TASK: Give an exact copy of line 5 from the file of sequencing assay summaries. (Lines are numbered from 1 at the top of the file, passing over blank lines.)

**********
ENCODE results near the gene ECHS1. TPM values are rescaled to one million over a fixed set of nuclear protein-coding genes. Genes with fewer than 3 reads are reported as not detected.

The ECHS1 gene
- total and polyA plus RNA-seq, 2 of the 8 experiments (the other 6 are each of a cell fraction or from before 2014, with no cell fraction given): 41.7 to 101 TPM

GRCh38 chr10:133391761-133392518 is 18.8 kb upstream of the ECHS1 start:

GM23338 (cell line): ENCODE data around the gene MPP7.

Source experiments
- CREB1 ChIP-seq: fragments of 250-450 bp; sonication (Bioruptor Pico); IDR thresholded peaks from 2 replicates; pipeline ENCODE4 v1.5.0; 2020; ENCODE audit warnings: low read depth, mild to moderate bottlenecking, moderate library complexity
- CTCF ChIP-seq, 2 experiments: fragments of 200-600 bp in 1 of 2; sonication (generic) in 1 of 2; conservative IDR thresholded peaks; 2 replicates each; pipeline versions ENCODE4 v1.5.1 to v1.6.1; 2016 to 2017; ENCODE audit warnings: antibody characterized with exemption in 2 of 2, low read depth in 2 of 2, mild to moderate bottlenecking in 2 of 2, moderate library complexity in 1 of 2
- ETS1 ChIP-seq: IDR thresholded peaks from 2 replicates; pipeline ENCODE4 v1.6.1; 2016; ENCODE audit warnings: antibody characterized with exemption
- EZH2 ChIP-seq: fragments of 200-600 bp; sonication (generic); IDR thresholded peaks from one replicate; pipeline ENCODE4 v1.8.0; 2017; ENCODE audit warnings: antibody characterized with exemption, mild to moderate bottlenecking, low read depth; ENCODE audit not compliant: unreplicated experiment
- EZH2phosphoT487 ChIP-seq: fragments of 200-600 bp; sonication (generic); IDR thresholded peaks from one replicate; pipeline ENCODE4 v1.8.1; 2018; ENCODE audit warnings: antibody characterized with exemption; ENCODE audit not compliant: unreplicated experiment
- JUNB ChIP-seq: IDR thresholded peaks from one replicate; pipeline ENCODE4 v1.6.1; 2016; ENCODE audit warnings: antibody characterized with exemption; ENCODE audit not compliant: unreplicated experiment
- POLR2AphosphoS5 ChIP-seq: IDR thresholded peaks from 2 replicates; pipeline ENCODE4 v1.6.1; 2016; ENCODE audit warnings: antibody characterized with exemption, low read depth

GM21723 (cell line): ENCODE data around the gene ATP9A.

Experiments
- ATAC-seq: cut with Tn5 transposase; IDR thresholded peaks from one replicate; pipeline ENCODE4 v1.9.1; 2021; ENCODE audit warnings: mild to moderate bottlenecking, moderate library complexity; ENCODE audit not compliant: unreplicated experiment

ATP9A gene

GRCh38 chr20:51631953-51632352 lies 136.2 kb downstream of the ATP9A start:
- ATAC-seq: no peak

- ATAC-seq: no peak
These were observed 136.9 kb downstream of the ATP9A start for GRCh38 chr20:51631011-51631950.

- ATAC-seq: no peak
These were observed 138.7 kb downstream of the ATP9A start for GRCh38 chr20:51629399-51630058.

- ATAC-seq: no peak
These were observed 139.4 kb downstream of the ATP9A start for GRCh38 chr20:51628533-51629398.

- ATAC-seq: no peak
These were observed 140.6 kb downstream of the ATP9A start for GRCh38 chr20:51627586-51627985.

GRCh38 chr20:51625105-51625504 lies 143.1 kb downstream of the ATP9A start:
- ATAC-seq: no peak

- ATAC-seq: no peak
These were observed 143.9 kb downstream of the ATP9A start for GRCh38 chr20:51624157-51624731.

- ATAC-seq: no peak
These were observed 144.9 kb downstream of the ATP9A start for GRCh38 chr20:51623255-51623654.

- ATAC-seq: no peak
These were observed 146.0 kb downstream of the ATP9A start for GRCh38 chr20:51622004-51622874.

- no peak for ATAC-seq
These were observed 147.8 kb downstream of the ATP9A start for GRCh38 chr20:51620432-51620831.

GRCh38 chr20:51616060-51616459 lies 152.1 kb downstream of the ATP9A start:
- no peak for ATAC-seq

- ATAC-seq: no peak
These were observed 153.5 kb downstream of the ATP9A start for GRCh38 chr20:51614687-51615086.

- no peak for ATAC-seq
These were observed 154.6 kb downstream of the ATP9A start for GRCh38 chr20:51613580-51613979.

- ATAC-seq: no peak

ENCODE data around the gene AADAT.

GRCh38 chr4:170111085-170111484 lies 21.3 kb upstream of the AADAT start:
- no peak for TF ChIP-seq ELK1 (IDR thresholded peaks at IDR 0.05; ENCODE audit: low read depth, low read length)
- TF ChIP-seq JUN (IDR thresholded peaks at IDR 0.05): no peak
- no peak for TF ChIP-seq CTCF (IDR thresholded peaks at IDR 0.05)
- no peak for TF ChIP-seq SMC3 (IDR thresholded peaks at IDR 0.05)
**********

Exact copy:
GM23338 (cell line): ENCODE data around the gene MPP7.